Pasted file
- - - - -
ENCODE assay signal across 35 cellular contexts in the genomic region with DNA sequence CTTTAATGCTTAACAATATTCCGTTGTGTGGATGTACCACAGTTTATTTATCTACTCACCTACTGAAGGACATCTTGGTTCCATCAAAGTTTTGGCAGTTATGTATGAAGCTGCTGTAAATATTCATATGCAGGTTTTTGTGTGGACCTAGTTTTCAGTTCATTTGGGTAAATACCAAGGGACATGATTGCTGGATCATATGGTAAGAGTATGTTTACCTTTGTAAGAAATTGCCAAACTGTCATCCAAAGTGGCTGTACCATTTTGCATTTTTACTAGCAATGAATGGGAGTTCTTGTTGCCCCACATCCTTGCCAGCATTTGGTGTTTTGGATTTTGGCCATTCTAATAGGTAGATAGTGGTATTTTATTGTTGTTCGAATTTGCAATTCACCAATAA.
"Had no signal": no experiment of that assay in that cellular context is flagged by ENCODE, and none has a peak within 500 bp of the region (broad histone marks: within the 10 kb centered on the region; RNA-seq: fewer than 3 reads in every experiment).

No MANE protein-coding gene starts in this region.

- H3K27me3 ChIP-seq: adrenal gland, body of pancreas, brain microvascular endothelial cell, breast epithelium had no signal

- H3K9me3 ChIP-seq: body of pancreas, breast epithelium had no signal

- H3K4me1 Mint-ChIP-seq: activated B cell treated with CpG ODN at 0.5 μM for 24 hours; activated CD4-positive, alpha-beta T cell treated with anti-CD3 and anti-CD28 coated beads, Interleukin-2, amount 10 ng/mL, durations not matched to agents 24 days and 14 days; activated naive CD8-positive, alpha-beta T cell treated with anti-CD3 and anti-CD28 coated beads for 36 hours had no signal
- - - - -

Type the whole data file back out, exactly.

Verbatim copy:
ENCODE assay signal across 35 cellular contexts in the genomic region with DNA sequence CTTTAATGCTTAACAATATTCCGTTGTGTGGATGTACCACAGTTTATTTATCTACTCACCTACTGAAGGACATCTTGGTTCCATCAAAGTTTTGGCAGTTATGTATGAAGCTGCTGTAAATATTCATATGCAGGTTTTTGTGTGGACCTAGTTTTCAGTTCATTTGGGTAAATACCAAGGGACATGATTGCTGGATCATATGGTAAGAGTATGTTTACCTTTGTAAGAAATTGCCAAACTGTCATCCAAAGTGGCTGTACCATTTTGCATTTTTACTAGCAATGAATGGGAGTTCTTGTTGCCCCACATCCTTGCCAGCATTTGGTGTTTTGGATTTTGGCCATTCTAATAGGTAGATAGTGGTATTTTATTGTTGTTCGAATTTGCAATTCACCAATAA.
"Had no signal": no experiment of that assay in that cellular context is flagged by ENCODE, and none has a peak within 500 bp of the region (broad histone marks: within the 10 kb centered on the region; RNA-seq: fewer than 3 reads in every experiment).

No MANE protein-coding gene starts in this region.

- H3K27me3 ChIP-seq: adrenal gland, body of pancreas, brain microvascular endothelial cell, breast epithelium had no signal

- H3K9me3 ChIP-seq: body of pancreas, breast epithelium had no signal

- H3K4me1 Mint-ChIP-seq: activated B cell treated with CpG ODN at 0.5 μM for 24 hours; activated CD4-positive, alpha-beta T cell treated with anti-CD3 and anti-CD28 coated beads, Interleukin-2, amount 10 ng/mL, durations not matched to agents 24 days and 14 days; activated naive CD8-positive, alpha-beta T cell treated with anti-CD3 and anti-CD28 coated beads for 36 hours had no signal